By Thalib Razi
Unlike many students at this school, junior Amy Lovell expected few messages on her Facebook wall wishing her a happy birthday earlier this month. The only personal information on her Facebook profile page is her name and her e-mail address.
“It’s sort of precautionary,” Lovell said. “‘It’s secure,’ (websites) say. ‘We promise we won’t share your information with anyone.’ But there’s always some way to get that information once it’s out th
While students have control over what personal information they choose to include on the profile pages of their social networking sites, they may not have control about what companies and criminals can deduce based on that information.
According to Nabeel Yoosuf, a computer science major at Purdue University seeking a PhD. in information security, companies often make inferences about potential customers and employees based on personal information found online on social networking sites. He said these sites only give out their users’ personal information after hiding identifying characteristics, but this decreases the utility of the data.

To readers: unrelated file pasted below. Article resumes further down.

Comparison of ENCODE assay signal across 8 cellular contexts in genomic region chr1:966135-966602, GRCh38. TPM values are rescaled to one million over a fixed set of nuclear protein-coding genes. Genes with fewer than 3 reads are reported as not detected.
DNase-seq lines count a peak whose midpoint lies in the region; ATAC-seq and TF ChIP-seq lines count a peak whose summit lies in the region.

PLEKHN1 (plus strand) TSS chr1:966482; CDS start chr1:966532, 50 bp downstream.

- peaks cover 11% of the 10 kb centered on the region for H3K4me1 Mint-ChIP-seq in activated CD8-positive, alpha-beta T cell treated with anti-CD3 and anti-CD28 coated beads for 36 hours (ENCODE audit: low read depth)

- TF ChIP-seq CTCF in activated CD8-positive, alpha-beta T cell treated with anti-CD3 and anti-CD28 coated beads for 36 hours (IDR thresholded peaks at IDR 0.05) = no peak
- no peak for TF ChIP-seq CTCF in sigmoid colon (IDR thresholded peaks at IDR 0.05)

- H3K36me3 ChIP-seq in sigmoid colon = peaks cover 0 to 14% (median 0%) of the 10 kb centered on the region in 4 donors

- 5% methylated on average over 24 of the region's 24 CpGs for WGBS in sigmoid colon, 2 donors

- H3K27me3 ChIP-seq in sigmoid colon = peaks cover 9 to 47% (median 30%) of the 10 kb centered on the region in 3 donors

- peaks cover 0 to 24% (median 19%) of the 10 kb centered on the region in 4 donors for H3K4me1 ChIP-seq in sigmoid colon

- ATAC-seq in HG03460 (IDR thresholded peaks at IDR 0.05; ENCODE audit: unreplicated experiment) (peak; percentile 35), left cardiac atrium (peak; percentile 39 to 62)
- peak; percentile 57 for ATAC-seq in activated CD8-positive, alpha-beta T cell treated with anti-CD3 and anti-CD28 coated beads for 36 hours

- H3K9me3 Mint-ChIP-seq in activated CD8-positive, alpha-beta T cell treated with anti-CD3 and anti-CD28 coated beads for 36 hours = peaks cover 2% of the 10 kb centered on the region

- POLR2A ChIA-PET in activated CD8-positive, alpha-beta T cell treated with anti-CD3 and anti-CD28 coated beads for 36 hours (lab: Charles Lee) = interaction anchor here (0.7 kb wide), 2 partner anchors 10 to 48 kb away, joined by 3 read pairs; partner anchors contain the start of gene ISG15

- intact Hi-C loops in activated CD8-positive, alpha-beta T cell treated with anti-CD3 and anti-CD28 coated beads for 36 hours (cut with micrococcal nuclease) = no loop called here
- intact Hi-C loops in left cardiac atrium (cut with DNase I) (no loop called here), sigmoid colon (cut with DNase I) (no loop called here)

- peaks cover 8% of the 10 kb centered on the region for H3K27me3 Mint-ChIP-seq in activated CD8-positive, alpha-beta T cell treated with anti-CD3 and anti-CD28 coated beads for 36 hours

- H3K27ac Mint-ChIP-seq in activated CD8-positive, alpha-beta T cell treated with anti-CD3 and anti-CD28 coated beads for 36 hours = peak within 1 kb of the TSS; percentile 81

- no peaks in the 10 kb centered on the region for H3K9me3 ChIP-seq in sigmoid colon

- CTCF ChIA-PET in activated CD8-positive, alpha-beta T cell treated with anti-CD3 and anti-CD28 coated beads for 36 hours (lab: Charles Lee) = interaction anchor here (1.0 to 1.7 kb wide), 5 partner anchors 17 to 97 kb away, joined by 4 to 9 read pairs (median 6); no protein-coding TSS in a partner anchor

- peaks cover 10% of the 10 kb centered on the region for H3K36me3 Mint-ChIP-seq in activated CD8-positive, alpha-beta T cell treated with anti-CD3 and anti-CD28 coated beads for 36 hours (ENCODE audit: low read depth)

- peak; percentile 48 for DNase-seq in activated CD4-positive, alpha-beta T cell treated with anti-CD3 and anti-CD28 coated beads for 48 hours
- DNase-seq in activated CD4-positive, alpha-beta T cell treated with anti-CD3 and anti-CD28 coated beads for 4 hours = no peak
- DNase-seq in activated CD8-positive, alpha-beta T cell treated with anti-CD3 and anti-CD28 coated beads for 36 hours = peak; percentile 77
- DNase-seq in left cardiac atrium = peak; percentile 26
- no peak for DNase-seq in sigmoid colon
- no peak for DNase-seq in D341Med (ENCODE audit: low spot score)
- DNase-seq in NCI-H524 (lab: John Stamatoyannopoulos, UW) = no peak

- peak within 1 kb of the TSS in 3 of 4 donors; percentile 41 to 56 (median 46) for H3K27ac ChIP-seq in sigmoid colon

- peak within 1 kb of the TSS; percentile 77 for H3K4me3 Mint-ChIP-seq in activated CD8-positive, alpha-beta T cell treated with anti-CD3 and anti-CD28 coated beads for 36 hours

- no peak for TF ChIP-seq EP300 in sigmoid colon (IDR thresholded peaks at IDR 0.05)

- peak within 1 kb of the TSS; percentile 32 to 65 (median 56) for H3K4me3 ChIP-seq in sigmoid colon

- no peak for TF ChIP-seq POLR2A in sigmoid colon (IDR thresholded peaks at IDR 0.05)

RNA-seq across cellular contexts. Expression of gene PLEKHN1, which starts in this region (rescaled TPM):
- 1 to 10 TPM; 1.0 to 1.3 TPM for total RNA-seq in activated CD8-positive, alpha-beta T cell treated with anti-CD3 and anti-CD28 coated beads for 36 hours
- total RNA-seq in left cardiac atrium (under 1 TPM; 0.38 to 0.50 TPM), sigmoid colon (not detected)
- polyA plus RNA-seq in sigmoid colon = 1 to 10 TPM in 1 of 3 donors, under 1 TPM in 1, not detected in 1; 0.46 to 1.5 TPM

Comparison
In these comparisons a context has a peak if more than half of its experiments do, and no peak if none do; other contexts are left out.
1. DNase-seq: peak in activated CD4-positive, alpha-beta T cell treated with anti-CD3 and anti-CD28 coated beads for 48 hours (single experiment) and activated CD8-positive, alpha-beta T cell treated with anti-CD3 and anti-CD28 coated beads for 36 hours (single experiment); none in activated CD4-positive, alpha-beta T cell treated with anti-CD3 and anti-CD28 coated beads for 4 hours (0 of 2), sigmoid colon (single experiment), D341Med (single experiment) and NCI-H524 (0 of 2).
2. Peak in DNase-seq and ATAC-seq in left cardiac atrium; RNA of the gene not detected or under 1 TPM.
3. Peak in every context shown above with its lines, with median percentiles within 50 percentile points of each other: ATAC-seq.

Last month, according to a New York Times article, the online movie rental service Netflix shelved its second $1 million contest for researchers to improve its recommendation software when scientists from the University of Texas at Austin found that the anonymous data from the first contest (movie recommendations, ratings and transactions) could be used relatively easily to re-identify the user’s account in the Netflix system, potentially revealing sensitive information like political, religious and social views.
However, while websites may give the personal information of their users willingly, anonymously and legally to companies, Yoosuf said, criminals can hack into a Facebook account or even simply impersonate a friend on a different social network in order to access a person’s profile.
Then, according to Yoosuf, since banks use date of birth as one factor of identification, and social security numbers correlate with date and state of birth, identity thieves with that information have an advantage.
“Humans are strange, sometimes,” Yoosuf said. “Some of us put our whole life cycle up on Facebook; we like to be connected, we like for people to know about us. But there should be a balance; basically, imagine that what you put online will live forever.”
Although Lovell said she could imagine how some could enjoy getting many birthday notifications on Facebook, by not putting her birthday on her profile, the wishes she does receive become more personal.
“I had a friend from Albuquerque who I hadn’t talked to in years wish me a happy birthday, which was kind of cool,” Lovell said. “This way, I know that hey, she actually remembered, and she didn’t just happen to see it on my Facebook page.”
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